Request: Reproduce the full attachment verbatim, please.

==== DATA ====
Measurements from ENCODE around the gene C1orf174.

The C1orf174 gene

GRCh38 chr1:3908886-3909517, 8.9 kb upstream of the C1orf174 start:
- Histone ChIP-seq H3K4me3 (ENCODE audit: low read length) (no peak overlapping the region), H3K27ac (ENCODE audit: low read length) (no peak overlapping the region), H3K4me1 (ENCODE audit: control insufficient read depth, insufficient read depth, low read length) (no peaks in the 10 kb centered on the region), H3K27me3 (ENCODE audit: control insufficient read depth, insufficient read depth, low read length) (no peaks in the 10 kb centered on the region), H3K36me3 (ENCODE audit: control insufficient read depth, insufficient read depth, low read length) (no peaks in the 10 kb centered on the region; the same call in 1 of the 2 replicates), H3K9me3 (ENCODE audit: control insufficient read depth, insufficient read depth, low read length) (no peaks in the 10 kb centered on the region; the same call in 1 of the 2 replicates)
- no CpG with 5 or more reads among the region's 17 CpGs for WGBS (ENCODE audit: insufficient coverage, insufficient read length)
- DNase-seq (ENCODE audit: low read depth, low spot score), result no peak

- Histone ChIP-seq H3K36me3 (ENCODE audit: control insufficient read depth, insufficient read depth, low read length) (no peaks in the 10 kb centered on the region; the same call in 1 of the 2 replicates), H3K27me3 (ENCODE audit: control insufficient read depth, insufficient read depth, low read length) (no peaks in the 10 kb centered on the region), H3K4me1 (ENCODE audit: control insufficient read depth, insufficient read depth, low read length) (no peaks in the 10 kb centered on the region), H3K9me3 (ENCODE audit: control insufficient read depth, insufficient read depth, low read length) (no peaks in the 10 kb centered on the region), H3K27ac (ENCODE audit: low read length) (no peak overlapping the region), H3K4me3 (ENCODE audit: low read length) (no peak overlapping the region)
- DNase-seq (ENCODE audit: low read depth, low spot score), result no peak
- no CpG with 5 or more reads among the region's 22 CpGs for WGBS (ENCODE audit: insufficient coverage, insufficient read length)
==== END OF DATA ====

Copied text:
Measurements from ENCODE around the gene C1orf174.

The C1orf174 gene

GRCh38 chr1:3908886-3909517, 8.9 kb upstream of the C1orf174 start:
- Histone ChIP-seq H3K4me3 (ENCODE audit: low read length) (no peak overlapping the region), H3K27ac (ENCODE audit: low read length) (no peak overlapping the region), H3K4me1 (ENCODE audit: control insufficient read depth, insufficient read depth, low read length) (no peaks in the 10 kb centered on the region), H3K27me3 (ENCODE audit: control insufficient read depth, insufficient read depth, low read length) (no peaks in the 10 kb centered on the region), H3K36me3 (ENCODE audit: control insufficient read depth, insufficient read depth, low read length) (no peaks in the 10 kb centered on the region; the same call in 1 of the 2 replicates), H3K9me3 (ENCODE audit: control insufficient read depth, insufficient read depth, low read length) (no peaks in the 10 kb centered on the region; the same call in 1 of the 2 replicates)
- no CpG with 5 or more reads among the region's 17 CpGs for WGBS (ENCODE audit: insufficient coverage, insufficient read length)
- DNase-seq (ENCODE audit: low read depth, low spot score), result no peak

- Histone ChIP-seq H3K36me3 (ENCODE audit: control insufficient read depth, insufficient read depth, low read length) (no peaks in the 10 kb centered on the region; the same call in 1 of the 2 replicates), H3K27me3 (ENCODE audit: control insufficient read depth, insufficient read depth, low read length) (no peaks in the 10 kb centered on the region), H3K4me1 (ENCODE audit: control insufficient read depth, insufficient read depth, low read length) (no peaks in the 10 kb centered on the region), H3K9me3 (ENCODE audit: control insufficient read depth, insufficient read depth, low read length) (no peaks in the 10 kb centered on the region), H3K27ac (ENCODE audit: low read length) (no peak overlapping the region), H3K4me3 (ENCODE audit: low read length) (no peak overlapping the region)
- DNase-seq (ENCODE audit: low read depth, low spot score), result no peak
- no CpG with 5 or more reads among the region's 22 CpGs for WGBS (ENCODE audit: insufficient coverage, insufficient read length)